Seanan McGuire (seanan_mcguire) wrote,
Seanan McGuire

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Invisible conditions and the hyperkinetic author.

This is National Invisible Chronic Illness Awareness week, which is something I consider to be genuinely important. We're an appearance-based society, to a large extent, and "you don't look sick" is a far-too-common statement. talkstowolves has posted about her experiences living with temporomandibular joint dysfunction (TMJD), as well as a variety of other conditions. It's very eye-opening. Meanwhile, jimhines has posted about the frightening financial realities of diabetes.

I don't have an invisible chronic illness. What I have is an invisible chronic disability. At some point during my early to mid-teens, I managed to severely herniate three disks in my lower lumbar spine (L3-L5, for the morbidly curious). Because I was extremely overweight at the time, every doctor I saw for more than ten years said "lose weight and the pain will go away," and didn't look any deeper to see why a twenty-three year old woman was staggering into their offices screaming whenever she put her foot down and unable to straighten without vomiting.

Because the body learns to cope with things, I eventually recovered enough mobility to decide to do what the doctors were telling me, went on Weight Watchers, and lost over a hundred pounds. This wasn't as hard as it might have been, because I am a) a naturally picky eater and b) naturally really, really, "was walking a mile every morning to the convention center at the San Diego International Comic Convention, because that calmed me down enough to move calmly through the crowds" hyperactive. So "here, eat lettuce and do aerobics," not exactly the most difficult thing I'd ever heard.

Sadly, it turned out that the doctors were wrong. Being severely overweight may have made things worse, but it didn't cause the injury, and a year and a half of hard aerobics definitely made things worse. In the fall of 2007, I began experiencing numbness of my right side, culminating in losing all feeling in my right leg and nearly falling into traffic when I suddenly couldn't walk. That's when a doctor finally slapped me into an MRI machine, went "oh, crap," and started dealing with my actual injuries.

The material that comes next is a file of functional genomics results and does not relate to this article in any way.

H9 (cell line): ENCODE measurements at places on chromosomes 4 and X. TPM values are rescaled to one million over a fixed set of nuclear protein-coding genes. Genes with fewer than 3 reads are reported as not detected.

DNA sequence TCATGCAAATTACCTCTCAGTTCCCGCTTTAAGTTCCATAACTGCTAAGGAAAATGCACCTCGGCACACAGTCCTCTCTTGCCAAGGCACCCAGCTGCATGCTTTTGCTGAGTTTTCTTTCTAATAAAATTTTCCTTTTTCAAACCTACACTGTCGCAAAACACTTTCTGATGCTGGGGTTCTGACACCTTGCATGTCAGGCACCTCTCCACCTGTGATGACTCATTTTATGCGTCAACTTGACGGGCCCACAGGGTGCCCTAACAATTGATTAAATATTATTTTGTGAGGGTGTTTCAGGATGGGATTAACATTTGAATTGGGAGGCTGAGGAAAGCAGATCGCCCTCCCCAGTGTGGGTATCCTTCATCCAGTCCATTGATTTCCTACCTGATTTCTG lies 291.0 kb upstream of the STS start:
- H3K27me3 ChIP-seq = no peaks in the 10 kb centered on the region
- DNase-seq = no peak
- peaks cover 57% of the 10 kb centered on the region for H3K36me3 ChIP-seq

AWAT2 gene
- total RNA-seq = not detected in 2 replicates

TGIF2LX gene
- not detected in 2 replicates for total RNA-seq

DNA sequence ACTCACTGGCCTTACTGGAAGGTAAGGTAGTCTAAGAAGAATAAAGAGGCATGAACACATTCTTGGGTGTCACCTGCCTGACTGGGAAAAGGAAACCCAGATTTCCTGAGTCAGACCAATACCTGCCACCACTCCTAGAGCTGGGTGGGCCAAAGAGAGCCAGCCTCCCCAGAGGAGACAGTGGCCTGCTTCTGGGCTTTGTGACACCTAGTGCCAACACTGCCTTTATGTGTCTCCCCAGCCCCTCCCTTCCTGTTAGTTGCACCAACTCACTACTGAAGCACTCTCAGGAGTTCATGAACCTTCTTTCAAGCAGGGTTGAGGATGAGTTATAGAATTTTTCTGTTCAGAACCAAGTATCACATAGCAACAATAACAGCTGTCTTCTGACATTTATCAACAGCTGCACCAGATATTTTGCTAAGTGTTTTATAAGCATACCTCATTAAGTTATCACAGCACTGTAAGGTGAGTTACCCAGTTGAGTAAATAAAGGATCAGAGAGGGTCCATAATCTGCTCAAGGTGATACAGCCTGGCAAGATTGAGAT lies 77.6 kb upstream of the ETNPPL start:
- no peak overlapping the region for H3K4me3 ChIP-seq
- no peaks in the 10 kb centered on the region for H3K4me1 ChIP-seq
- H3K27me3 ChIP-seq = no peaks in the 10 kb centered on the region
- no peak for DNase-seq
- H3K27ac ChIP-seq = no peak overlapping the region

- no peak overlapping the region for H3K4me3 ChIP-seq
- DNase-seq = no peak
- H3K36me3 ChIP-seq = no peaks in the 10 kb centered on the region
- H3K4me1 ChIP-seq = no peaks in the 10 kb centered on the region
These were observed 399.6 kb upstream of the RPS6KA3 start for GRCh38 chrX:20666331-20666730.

I look totally healthy. I walk quickly. I move sharply. I am 5'7", reasonably young, and apparently able-bodied. But sometimes I sit in the "people with disabilities" seats, because I literally can't stand on the train for the duration of my commute. Sometimes I glaze over while I'm talking to people, because my sciatic nerve has started screaming like my leg is full of fire ants, and I'm trying to figure out a polite way to excuse myself to go take painkillers. Sometimes I keep walking at a crazy death-march pace because I can feel the numbness creeping back, and if I don't get to my destination before I lose the temporary use of my leg, I'm going to be stuck. That's just how life is.

We may eventually pursue surgical solutions—right now, I'm doing physical therapy, restricted forms of exercise, and trying to work out a detente with my own limitations. They aren't bad enough to qualify me for full-time disability, just bad enough to be inconvenient, invisible, and keep me off roller coasters. Sometimes I meet people who blow off my limits as "whining" or "being lazy." They don't stay part of my life for long.

So please, this week, and every week, remember that appearances are deceiving; like books and their covers, you can't judge a person's health by how fast they're moving. They may just be outrunning the collapse.
Tags: contemplation, medical fu, state of the blonde

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